Resiliency and Early Learning

US News just published an article – Why Kids – and Schools – Need Yoga.  There’s continued science-backed evidence that yoga is beneficial to everyone.  Yoga for Recovery, Foundation has a goal to reach adults recovering from addiction, systematic oppression, acute-stress, and trauma but what if we started with the kids being ahead of the curve in growing a generation with imbedded resiliency?   Our trademark could be Everybody is Resilient!

It begins by changing our overall human reaction and mindset for both kids and adults in recovery from a negative thought pattern to a more positive one.  University of Rochester psychologist Ed Deci, found that teachers who aim to control students’ behavior—rather than helping them control it themselves—undermine the very elements that are essential for motivation: autonomy, a sense of competence, and a capacity to relate to others.  See the article – https://www.motherjones.com/politics/2015/07/schools-behavior-discipline-collaborative-proactive-solutions-ross-greene/?fbclid=IwAR3TgX0gU9mI827i5nKFWOMAoBKwjJQH7OsTQrFFNVzEglJC4yDe8cPBZY8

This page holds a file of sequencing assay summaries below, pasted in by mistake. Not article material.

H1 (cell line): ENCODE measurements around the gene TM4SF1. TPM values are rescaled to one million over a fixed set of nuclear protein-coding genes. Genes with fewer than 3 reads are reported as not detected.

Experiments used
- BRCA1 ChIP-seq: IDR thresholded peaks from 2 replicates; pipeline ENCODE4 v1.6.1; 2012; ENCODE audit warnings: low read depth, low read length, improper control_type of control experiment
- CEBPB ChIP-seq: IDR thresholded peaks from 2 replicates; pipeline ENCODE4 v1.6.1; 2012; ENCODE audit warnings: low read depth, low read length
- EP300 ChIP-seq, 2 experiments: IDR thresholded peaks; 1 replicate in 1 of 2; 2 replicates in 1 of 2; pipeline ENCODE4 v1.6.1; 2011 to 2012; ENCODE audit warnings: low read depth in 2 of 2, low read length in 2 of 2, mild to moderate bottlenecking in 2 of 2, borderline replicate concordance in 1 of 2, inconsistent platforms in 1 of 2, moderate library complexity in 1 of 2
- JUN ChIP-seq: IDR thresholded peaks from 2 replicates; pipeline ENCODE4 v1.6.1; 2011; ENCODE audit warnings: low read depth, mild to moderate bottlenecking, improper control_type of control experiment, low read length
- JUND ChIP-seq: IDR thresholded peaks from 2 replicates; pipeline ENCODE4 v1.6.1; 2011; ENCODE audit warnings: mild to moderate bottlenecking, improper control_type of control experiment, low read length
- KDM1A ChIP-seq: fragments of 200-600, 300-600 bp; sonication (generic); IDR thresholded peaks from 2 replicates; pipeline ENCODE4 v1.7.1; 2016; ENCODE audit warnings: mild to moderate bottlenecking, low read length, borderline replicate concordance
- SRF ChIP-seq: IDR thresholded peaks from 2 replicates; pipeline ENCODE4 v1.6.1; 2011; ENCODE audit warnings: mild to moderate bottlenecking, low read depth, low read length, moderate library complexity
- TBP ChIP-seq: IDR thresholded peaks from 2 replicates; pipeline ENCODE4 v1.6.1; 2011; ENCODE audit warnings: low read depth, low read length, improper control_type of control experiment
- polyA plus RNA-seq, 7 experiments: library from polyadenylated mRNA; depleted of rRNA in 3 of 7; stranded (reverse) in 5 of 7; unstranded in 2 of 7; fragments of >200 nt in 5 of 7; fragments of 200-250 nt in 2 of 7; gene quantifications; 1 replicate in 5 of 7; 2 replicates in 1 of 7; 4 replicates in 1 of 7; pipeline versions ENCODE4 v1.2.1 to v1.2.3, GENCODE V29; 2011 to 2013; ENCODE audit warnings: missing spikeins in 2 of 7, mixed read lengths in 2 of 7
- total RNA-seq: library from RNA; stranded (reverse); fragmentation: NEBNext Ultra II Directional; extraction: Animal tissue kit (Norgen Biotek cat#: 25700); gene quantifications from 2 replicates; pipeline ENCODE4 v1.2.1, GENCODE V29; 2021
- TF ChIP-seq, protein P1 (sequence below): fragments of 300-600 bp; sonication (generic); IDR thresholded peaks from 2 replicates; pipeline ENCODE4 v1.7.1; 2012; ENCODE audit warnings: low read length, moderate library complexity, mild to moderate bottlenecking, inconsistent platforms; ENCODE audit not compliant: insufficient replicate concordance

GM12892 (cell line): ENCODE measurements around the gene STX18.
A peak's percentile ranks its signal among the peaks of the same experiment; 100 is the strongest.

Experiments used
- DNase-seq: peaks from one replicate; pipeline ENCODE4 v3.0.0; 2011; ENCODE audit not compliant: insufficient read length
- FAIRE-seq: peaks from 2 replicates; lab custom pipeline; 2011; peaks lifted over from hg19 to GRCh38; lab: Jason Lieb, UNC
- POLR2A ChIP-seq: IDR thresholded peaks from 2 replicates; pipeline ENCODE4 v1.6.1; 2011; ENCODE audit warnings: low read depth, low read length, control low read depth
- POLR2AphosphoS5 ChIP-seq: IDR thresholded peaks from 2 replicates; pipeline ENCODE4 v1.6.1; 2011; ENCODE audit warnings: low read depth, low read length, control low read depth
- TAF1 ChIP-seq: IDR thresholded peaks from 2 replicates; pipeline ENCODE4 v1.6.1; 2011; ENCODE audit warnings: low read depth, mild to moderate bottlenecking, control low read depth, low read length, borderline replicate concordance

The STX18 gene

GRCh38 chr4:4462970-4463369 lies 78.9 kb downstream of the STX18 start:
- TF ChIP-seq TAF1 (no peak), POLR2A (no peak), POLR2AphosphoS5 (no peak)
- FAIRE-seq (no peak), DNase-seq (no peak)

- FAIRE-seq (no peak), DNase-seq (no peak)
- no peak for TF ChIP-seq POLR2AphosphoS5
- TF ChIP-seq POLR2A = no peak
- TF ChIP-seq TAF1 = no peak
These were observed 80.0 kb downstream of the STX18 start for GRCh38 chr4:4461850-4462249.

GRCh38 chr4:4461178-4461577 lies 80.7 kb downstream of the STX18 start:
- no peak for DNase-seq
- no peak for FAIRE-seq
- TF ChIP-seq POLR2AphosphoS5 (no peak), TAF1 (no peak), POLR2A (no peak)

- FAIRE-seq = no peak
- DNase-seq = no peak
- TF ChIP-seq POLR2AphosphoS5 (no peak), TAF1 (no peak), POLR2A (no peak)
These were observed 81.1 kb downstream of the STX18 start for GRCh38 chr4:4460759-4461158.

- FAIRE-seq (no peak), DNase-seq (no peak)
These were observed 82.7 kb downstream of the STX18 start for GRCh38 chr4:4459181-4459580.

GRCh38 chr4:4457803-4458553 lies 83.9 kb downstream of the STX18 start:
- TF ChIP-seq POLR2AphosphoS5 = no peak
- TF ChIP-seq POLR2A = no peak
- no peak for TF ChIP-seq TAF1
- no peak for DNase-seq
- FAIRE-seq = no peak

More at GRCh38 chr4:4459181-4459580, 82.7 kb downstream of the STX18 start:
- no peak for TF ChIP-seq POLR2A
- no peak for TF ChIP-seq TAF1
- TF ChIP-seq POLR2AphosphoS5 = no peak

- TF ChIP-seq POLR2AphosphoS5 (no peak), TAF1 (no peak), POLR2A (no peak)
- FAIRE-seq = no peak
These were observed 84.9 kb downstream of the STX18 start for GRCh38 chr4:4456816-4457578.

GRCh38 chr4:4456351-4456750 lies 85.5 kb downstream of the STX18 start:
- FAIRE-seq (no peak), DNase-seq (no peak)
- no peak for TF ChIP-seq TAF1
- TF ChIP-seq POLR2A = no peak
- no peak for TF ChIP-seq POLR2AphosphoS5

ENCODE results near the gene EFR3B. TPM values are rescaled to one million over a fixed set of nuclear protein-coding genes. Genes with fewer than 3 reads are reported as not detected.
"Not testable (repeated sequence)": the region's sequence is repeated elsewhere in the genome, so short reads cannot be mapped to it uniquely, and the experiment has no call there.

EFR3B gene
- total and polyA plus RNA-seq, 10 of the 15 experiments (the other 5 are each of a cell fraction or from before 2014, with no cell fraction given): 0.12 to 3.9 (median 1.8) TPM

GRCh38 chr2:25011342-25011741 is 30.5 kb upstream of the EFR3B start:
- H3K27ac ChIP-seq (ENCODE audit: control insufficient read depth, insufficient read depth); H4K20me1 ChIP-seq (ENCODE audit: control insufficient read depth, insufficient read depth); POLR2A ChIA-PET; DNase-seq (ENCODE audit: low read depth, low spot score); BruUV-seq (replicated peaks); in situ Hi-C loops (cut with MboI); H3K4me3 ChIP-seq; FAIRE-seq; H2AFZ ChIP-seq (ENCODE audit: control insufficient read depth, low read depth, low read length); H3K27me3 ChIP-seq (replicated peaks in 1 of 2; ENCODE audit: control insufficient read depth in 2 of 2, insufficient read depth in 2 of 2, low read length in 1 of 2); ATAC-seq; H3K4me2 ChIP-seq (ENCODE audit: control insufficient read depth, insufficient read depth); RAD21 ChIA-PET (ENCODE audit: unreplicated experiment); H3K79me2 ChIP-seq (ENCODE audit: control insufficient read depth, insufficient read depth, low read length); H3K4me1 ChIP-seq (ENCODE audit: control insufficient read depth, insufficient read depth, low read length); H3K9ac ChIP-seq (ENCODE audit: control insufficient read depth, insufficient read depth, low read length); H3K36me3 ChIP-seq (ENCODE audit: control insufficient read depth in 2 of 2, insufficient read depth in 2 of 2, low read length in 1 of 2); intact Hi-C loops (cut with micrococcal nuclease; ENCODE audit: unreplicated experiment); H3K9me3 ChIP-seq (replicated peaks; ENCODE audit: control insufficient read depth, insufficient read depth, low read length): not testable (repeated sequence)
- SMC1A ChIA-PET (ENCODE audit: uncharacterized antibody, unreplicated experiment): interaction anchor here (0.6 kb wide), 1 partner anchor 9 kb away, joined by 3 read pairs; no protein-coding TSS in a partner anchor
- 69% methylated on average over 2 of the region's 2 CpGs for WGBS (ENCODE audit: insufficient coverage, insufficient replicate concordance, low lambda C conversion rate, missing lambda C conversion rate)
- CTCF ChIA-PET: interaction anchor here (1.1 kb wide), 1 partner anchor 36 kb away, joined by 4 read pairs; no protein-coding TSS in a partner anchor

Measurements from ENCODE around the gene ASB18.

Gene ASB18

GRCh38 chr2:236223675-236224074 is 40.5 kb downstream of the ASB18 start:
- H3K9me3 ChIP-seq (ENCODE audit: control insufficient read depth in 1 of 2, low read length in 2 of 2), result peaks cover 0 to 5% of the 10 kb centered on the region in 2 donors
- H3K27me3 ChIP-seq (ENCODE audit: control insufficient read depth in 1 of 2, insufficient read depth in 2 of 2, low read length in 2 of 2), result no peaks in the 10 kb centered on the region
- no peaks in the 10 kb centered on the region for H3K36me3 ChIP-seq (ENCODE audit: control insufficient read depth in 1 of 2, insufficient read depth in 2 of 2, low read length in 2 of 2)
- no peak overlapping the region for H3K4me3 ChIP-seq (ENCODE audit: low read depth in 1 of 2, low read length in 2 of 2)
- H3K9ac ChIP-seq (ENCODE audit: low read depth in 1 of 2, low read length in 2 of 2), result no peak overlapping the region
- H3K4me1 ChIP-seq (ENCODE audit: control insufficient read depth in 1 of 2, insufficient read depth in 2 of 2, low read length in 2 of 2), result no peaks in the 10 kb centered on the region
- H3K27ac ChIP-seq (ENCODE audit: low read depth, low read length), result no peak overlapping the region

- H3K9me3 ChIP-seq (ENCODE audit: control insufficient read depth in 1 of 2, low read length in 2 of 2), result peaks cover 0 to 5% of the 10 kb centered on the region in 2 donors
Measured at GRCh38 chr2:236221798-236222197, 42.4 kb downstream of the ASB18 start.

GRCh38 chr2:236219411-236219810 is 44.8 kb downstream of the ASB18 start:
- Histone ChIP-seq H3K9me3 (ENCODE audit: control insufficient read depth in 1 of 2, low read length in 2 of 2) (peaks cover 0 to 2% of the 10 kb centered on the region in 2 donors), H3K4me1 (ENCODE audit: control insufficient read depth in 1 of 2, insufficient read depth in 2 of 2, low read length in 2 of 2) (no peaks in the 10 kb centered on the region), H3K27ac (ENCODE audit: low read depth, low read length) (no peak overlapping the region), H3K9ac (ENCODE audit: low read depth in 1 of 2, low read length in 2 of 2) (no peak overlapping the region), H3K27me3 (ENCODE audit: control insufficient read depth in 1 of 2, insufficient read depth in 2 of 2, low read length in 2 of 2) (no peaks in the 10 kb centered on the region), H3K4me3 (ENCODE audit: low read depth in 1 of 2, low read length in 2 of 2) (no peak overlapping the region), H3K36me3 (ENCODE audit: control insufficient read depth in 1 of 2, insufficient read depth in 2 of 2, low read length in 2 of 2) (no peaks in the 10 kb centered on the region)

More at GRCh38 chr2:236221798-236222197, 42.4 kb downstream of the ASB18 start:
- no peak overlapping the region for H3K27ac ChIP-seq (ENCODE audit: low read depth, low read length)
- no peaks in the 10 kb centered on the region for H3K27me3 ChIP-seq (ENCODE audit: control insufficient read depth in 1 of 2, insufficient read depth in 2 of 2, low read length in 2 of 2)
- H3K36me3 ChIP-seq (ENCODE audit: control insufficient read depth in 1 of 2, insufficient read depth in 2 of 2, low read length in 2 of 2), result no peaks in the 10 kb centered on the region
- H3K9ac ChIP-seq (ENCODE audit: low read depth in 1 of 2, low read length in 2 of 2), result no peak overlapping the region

How can mindfulness and yoga provided to kids help?  The same way it helps adults!  Kids who regularly practice gain a sense of competence by ‘mastering’ a pose.  They start to learn and positively anticipate how to move and engage their bodies not only in the space assigned to them on their mat but also with the other kids who are all suddenly speaking the same body language.  Very often, a skilled yoga instructor also offers their students opportunity toward autonomy – choosing their own calming visualization or mental stimulus, making a decision on what way ‘feels’ best to arrive at a pose, or even how many counts to hold a breath.  The entire expression of yoga is based on mastery of ‘self’.   Even as Sage Patanjali taught us – Prayatna saithilya ananta samapattibhyam or “Perfection in an asana is achieved when the effort to perform it becomes effortless and the infinite being within is reached.”

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